“We really need to be looking at the alternatives,” Piggott said. “Is there an opportunity for physical therapy? Should we be getting people involved in cognitive behavioral therapy?”

For acute pain, providers also should give the lowest-possible effective dose.

“Three or fewer days will usually be sufficient,” Piggott said.

Dr. Michael Grossman began his segment of the presentation with what he called a dramatic conclusion.

“The science of chronic opioid abuse is clear: For the majority of patients — those with non-malignant pain, chronic pain — too often fatal risks far outweigh the unproven and transient benefits of this therapy,” Grossman said.

He said that to determine if someone is at risk, a patient is posed this question in his office: How many times in the past year have you used an illegal drug, or used a prescription medication, for a non-medical reason?

If the answer is yes, the patient usually is at high risk of addiction of not already addicted, he said.

One tool available to medical professionals is the Michigan Automated Prescription System that allows professionals to monitor patient drug use.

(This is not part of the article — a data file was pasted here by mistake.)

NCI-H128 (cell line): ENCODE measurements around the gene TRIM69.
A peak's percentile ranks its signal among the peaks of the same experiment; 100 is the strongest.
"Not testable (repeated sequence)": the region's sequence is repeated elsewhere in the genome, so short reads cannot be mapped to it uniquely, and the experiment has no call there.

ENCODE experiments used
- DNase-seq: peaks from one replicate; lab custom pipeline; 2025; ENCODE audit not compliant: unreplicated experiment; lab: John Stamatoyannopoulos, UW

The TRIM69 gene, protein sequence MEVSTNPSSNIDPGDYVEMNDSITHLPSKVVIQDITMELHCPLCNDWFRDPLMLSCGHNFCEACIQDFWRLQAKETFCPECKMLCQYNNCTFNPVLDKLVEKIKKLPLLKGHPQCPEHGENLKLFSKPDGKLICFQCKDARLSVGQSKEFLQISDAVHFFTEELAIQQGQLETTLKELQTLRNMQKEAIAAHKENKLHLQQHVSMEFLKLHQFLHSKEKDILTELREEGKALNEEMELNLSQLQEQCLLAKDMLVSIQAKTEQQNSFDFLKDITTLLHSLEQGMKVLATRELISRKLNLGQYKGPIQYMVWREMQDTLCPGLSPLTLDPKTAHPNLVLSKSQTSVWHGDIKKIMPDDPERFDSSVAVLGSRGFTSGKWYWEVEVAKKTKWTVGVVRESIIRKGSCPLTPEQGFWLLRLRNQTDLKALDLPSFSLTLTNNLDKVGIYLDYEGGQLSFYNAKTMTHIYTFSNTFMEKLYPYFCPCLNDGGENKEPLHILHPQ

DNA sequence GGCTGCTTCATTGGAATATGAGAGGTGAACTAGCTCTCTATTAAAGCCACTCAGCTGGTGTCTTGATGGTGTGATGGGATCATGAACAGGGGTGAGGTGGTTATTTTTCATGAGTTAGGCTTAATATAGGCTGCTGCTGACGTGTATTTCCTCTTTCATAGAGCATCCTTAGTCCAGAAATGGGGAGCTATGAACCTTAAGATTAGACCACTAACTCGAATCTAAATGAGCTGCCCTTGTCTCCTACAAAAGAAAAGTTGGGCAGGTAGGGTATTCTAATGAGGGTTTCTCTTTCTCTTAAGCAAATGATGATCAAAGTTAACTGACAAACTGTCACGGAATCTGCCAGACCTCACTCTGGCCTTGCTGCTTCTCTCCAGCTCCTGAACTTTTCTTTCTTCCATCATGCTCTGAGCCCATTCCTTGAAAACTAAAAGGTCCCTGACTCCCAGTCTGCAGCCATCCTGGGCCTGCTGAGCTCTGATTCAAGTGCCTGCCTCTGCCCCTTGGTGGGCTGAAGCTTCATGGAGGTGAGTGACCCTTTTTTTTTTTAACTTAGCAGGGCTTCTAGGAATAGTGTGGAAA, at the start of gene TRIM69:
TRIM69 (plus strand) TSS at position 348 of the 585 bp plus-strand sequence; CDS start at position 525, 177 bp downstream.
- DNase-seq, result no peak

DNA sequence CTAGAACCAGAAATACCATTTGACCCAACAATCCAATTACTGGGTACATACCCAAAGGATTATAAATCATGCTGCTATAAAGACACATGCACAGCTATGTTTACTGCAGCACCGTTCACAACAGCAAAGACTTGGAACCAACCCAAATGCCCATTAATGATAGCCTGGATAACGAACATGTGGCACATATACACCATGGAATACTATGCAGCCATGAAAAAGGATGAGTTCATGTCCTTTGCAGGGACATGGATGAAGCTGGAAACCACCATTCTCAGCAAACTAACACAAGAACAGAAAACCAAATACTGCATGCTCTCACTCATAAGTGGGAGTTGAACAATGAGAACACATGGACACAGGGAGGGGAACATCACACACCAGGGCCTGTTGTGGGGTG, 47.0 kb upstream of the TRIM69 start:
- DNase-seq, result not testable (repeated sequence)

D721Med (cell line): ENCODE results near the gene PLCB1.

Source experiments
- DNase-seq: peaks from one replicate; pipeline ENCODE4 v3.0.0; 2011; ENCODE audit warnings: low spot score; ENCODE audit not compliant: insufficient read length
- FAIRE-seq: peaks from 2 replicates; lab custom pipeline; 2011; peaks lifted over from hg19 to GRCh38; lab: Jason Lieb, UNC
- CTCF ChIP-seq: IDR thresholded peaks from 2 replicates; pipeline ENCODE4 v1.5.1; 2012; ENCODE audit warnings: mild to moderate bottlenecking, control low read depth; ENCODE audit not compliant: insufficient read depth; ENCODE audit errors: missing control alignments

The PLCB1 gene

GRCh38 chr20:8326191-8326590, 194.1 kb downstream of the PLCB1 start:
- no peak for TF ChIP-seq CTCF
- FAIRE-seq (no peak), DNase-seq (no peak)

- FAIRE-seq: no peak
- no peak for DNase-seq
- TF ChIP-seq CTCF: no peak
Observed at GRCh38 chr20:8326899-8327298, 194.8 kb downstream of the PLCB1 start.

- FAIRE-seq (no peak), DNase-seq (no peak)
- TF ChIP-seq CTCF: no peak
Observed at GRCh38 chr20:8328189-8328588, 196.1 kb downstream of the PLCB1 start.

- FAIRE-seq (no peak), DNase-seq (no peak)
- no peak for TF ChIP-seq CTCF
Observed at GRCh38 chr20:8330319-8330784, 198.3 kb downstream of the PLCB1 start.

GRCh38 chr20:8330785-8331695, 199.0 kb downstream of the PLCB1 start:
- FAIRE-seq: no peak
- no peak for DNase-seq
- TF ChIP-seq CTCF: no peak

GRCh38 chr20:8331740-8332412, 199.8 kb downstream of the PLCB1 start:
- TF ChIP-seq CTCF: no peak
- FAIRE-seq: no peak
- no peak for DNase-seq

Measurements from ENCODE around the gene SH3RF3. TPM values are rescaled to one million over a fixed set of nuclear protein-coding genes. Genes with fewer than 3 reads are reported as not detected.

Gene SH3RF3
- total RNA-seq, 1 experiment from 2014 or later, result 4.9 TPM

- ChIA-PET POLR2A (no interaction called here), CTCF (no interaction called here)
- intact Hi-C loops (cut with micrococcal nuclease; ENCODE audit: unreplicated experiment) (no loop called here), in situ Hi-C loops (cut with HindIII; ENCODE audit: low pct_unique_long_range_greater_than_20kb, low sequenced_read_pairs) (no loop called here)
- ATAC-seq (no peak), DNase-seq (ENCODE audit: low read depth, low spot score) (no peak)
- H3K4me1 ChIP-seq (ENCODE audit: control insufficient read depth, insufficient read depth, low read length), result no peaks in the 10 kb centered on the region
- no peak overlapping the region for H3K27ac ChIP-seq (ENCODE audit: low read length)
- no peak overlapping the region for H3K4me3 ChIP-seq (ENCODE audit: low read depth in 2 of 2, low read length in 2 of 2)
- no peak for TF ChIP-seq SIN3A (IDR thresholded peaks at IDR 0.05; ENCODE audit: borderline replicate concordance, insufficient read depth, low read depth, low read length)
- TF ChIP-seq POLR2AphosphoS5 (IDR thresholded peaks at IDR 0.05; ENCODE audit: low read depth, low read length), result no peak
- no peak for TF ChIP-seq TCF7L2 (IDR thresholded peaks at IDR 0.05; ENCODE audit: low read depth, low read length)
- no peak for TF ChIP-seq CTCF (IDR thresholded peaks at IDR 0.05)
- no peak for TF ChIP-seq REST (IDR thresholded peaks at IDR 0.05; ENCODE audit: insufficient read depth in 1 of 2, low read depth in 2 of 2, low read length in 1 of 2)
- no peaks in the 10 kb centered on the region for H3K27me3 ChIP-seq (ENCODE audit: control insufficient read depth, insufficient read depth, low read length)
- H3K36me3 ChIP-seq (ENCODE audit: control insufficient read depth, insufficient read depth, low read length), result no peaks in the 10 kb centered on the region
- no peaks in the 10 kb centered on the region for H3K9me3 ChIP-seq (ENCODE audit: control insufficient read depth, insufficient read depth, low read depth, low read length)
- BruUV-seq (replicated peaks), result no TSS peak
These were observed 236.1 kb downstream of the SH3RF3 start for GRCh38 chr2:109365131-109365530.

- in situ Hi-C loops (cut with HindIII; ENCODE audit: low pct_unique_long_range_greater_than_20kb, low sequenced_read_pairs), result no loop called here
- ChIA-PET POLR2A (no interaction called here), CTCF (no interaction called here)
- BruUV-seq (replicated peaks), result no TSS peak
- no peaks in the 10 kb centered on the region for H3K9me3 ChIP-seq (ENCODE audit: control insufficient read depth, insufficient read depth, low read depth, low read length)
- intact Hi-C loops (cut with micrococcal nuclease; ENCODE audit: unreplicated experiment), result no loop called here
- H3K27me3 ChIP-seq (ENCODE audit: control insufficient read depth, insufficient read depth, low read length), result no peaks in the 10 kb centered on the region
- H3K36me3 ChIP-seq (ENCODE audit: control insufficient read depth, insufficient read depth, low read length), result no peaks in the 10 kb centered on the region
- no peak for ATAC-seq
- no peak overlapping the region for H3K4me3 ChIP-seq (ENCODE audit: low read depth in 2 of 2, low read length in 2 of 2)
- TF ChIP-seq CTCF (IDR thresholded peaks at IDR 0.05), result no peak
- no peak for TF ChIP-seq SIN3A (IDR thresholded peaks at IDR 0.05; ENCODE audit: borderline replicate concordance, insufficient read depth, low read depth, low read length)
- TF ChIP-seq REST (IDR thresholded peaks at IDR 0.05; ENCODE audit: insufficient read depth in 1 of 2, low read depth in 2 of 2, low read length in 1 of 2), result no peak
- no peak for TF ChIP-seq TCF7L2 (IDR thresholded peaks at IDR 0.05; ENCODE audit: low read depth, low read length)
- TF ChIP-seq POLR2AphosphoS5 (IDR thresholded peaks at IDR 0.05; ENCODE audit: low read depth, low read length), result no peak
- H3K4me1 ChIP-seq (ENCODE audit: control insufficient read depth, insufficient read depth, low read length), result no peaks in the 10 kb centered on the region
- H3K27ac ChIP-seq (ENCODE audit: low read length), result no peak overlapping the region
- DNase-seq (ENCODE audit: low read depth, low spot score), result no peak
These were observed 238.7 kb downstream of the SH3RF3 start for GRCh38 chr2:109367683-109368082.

MAPS, Grossman said, is used to check new or current patients to see if they’re obtaining their drugs from somewhere else.

What if they suffered an unexpected injury?

“I probably would allow them to get additional drugs if they broke their arm, but sometimes they go to the ER for a headache, or just because their back pain is worse,” Grossman said. “They’re not allowed to do that.”

Also, most of his patients will undergo drug screening once a year, he said.

Pharmacist Alicia Thatcher talked about the epidemic from her standpoint.

Non-opioids are at the top of the list, she said, for treating pain.

“Opioids are last for a reason,” Thatcher said.

Topical medicines like Lidocaine patches work well for treating pain in a concentrated area, for example, plus they don’t have systemic drug interactions, she said.

Long-acting opioids have their place, but Thatcher cautioned against prescribing big quantities of short-acting opioids at the same time.

“This is where things get really scary and this is, unfortunately, where a handful of clinics — some of which are no longer practicing in this area, thank goodness — really harmed a lot of people,” Thatcher said.

She talked about the differences between tolerance, dependence and addiction.

“Tolerance is when a drug doesn’t work as well over time and repeated exposure,” Thatcher said. “It happens with long-term use of opioids, period. It leads to dose increases, even if the pain doesn’t worsen, even if the condition doesn’t worsen.”